Slovakia: Slovakia in the international community


Slovakia’s EU membership is criticized by the SaS party, particularly its financial aspects: “Slovakia is in the state of an economic slavery.”  The SaS leader further calls the EU policies a “Brussels socialism”  referring to the lack of autonomy and freedom. Slovakia is conceptualized as a ‘sell-out’, i.e. a country that traded freedom for some economic benefits which are not even real: “Slovak matters are decided in Brussels and most of Slovakia’s parliament has been reduced to a puppet show.” The SaS’s concept of the country is not based ethnic affiliation and does not use the term ‘nation.’


The party strives to explicitly refute the doubts about diminished sovereignty resulting from the country's membership in international structures.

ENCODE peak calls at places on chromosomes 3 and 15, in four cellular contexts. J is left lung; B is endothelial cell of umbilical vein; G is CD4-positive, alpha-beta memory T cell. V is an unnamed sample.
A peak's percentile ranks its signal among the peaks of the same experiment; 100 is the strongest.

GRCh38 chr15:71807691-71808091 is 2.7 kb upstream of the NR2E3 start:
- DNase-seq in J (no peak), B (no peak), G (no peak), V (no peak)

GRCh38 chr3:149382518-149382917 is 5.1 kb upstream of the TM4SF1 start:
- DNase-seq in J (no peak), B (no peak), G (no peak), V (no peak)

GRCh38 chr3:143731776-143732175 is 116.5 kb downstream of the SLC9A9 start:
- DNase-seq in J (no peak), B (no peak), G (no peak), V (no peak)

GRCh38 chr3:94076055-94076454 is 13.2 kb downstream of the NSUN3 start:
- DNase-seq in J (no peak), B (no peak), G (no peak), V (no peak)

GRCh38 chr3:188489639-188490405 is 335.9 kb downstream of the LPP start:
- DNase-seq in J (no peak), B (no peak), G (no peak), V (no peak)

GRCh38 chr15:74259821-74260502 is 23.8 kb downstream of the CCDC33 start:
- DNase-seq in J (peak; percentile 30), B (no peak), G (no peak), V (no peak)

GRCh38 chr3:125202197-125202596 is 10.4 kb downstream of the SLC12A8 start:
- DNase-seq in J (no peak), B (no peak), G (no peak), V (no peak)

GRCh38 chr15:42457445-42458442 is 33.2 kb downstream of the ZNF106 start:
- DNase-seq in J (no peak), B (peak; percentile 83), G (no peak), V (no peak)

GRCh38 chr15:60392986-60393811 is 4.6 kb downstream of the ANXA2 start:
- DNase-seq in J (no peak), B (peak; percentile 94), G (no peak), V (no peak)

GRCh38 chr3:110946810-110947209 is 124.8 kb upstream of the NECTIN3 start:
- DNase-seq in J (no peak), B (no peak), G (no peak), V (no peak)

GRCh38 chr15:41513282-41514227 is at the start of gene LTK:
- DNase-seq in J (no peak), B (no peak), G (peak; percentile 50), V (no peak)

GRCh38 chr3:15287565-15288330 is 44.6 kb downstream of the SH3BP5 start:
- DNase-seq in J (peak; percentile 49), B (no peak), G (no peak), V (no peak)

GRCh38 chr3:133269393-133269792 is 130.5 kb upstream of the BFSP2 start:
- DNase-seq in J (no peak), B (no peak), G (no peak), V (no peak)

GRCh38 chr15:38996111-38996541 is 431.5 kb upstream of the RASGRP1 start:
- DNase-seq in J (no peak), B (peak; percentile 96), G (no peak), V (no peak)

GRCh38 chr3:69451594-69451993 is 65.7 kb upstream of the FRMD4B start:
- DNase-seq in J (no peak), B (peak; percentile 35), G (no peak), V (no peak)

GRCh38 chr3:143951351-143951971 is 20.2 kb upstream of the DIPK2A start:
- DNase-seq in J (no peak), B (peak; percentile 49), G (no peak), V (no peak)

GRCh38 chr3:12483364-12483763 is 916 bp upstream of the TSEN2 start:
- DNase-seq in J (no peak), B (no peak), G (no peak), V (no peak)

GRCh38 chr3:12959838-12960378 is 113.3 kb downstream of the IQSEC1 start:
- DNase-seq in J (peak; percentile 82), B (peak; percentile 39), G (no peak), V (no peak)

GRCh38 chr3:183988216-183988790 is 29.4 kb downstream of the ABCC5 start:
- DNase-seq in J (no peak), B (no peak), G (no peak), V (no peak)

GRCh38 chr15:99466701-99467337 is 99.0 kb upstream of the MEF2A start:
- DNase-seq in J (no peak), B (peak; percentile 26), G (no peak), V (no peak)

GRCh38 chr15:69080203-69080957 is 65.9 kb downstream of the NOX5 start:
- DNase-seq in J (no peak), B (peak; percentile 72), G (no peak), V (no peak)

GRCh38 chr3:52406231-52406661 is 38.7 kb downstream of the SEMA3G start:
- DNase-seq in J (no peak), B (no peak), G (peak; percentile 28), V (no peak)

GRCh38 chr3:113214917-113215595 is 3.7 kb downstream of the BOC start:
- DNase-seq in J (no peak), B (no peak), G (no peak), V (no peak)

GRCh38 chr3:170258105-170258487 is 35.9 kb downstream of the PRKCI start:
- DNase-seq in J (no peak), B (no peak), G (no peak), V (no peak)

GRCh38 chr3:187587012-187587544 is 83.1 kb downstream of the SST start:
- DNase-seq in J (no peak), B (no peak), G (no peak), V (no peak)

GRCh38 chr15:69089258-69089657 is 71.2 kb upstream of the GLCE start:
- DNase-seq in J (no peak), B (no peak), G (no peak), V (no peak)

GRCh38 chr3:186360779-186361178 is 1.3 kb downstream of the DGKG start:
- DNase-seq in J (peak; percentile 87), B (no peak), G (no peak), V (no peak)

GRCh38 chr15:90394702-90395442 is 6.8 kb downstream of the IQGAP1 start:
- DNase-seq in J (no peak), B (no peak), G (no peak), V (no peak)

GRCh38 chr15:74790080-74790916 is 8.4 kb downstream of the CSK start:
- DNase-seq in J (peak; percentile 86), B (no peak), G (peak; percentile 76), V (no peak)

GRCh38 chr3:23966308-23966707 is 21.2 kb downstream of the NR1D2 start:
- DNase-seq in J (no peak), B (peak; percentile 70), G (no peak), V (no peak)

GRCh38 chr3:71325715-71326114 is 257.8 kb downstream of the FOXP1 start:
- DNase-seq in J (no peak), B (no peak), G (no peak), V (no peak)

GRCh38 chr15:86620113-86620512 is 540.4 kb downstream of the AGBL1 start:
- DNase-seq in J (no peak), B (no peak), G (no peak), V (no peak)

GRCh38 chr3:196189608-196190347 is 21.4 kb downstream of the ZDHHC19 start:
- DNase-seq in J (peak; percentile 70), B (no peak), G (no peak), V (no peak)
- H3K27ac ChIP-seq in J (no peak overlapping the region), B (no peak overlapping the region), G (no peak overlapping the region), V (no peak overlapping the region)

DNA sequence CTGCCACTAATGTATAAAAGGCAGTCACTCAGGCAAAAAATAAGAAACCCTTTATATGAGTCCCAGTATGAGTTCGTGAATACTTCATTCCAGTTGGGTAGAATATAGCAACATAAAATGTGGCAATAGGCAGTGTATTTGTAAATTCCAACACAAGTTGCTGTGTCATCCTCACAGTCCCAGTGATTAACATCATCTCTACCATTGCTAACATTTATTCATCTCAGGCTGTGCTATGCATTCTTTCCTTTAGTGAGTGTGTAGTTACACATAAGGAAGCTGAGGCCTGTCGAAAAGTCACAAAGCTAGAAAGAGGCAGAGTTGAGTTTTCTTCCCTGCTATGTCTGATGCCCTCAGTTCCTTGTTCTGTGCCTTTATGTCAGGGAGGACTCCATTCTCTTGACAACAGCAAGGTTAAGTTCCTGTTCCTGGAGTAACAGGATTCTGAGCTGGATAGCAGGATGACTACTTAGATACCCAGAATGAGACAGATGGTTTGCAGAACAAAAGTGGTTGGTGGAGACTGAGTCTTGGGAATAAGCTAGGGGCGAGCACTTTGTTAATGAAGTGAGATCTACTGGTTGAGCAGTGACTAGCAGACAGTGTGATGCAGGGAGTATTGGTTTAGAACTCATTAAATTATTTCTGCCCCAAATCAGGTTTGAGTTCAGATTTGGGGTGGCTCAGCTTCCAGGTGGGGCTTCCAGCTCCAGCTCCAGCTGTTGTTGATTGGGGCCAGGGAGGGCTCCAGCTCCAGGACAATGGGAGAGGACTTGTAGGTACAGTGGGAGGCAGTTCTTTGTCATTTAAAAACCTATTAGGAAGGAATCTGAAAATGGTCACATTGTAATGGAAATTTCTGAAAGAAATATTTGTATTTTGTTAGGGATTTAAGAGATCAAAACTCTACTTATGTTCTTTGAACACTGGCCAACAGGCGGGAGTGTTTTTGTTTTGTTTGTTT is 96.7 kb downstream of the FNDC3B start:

We are often criticised for the close cooperation with the EU bodies that leads to the loss of sovereignty, the loss of supremacy. To the contrary, implementation of commitments ensuing from our membership in the EU and the Euro-zone is not the loss or a restriction of our sovereignty but the fundamental prerequisite of the strong and successful Slovakia. The worst scenario for Slovakia would be isolation.

In the SMER-SD discourse EU membership is construed as a matter of utility not as a matter of professing the same values. Since Slovakia is a small country it must espouse solidarity and human rights principles in order to prevent international isolation. It is thus implied that Slovakia submits to the EU dictate in order to gain both politically (inclusion in the international community) and economically (structural funds). This is somewhat similar to the SaS discourse which asserts that there once was a time when Slovakia was willing to submit to any requirements imposed by the EU and other international structures in order to join the league of relevant European stakeholders. However, it is time to put the country first and to “protect Slovakia’s interests.